A primary goal of manufacturing is to find cheaper ways to build things without compromising quality. Spending less on manufacturing increases margins and profits. It is a goal the composites industry has been pursuing for some time, especially in relation to carbon fiber.
Carbon fibers possess some excellent properties. Their biggest downside is cost. Virgin material is so much more expensive than aluminum, steel, and other materials on a per pound basis. As such, entire industries that would benefit from carbon fiber manufacturing avoiding it.
Now a group of scientists from Penn State, the University of Virginia, and the Oak Ridge National Laboratory think they may have come up with a solution. They believe that replacing PAN (polyacrylonitrile) with graphene could not only lead to a stronger carbon fiber, but also one that is much cheaper to make.
High Manufacturing Costs
Rock West Composites, a Salt Lake City company that specializes in composite materials and fabrication, explains that the prohibitive cost of virgin carbon fiber is due primarily to the amount of energy necessary to produce it. Reduce energy consumption and you reduce manufacturing cost.
According to a New Atlas story published in mid-May, roughly 50% of the $15 per pound price for virgin carbon fiber is wrapped up in production costs. Manufacturers produce virgin carbon fiber by heating PAN to up to 572°F just to oxidize it. Then the temperature jumps to 2,900°F to remove non-carbon atoms and 3,800°F to align the remaining molecules into fibers.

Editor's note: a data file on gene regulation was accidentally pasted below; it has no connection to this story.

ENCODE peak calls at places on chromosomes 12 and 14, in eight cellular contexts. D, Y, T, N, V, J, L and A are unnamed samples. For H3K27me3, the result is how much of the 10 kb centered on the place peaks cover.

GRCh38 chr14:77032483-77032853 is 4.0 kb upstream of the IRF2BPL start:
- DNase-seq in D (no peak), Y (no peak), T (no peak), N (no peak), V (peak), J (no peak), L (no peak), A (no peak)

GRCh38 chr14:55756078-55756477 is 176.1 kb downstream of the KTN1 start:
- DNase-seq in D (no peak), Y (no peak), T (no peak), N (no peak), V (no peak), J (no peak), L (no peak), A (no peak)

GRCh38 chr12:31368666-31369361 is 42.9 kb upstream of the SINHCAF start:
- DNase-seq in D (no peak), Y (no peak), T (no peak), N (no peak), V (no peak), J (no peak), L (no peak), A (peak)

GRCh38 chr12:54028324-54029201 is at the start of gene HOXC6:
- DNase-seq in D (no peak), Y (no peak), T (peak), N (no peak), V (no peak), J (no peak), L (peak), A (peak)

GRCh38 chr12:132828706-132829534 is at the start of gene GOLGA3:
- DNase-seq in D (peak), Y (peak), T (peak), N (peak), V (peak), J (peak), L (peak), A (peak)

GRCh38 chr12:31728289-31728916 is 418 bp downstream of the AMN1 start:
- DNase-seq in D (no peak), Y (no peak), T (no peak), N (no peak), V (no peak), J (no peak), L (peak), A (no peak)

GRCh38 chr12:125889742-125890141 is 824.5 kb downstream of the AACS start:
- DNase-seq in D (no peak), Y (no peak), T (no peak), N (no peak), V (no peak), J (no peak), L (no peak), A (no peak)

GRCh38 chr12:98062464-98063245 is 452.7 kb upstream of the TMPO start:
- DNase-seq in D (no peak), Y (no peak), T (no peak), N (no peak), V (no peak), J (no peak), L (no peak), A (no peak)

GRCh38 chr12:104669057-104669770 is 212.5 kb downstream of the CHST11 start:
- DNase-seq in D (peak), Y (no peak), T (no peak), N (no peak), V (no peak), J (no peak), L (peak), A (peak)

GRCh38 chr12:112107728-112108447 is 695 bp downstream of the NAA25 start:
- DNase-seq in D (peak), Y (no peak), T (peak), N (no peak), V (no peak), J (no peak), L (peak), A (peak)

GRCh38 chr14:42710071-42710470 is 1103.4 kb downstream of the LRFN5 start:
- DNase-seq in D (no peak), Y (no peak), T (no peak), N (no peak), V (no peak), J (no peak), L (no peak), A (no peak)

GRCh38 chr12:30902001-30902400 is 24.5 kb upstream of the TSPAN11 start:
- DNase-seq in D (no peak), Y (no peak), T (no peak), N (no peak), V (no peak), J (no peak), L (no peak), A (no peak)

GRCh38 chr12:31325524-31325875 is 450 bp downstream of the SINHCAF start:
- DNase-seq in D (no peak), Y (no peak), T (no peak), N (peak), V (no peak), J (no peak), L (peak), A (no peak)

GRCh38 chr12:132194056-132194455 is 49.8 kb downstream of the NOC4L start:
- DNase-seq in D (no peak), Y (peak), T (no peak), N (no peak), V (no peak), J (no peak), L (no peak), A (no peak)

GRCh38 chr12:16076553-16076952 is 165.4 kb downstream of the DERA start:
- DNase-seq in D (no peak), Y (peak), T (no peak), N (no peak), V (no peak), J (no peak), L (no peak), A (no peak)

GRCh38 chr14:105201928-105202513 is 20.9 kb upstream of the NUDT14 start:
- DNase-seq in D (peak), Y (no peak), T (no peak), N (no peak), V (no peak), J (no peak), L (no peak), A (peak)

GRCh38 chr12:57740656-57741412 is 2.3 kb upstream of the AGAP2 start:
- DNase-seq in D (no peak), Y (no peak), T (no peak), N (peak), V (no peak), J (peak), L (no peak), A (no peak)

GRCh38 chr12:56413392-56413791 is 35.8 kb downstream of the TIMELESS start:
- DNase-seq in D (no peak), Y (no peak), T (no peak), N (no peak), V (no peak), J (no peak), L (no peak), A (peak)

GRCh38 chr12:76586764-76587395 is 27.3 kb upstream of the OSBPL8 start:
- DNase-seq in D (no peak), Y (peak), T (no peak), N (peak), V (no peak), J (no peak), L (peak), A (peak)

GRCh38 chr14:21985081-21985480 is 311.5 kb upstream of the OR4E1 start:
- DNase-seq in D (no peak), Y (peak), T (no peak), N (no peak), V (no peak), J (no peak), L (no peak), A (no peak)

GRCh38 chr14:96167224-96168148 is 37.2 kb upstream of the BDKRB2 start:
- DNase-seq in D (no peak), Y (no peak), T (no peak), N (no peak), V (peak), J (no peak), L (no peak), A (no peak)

Such high temperatures require quite a bit of energy. You get an excellent product, but you spend a lot to make it. That is where using graphene comes in. Researchers believe that starting with graphene rather than PAN is a better way to go.
A Little Bit of Graphene
To be clear, the researchers have not yet completely replaced PAN. They started with just a little bit of graphene added to the PAN – a mere 0.075% – to see what would happen. The results were astonishing.
Adding the graphene to the first processing stage created a carbon fiber that was 225% stronger and 184% stiffer than PAN-only carbon fibers. Moreover, the consistency of the product was much better.
The researchers say that their initial experiments should prove consistent as they scale up the amount of graphene while simultaneously reducing the amount of PAN utilized in first stage production. They believe they can eventually cut the price of virgin carbon fiber from $15 to as little as $5 per pound.
More about Graphene
Graphene is a carbon allotrope consisting of a single layer of carbon atoms existing in a hexagonal lattice. On the other hand, polyacrylonitrile is a synthetic polymer resin from which carbon must be removed in order to create virgin carbon fibers. The advantage here should be self-evident.
Working with graphene means working with carbon molecules in a pure state. The molecules do not have to be separated and extracted from another material. Thus, you don’t need as much energy to convert graphene into carbon fibers.
Science has known about graphene for decades. Why it has taken this long to study it as a carbon fiber precursor is not clear. However, numerous ongoing studies now suggest that the material may be an eventual PAN replacement for carbon fiber manufacturing.
If so, and prices do fall to as low as the researchers speculate, companies like Rock West Composites would almost certainly enjoy a much more robust market. Carbon fiber at that price would be a steal for carmakers, sporting goods manufacturers, furniture and appliance builders, and on and on.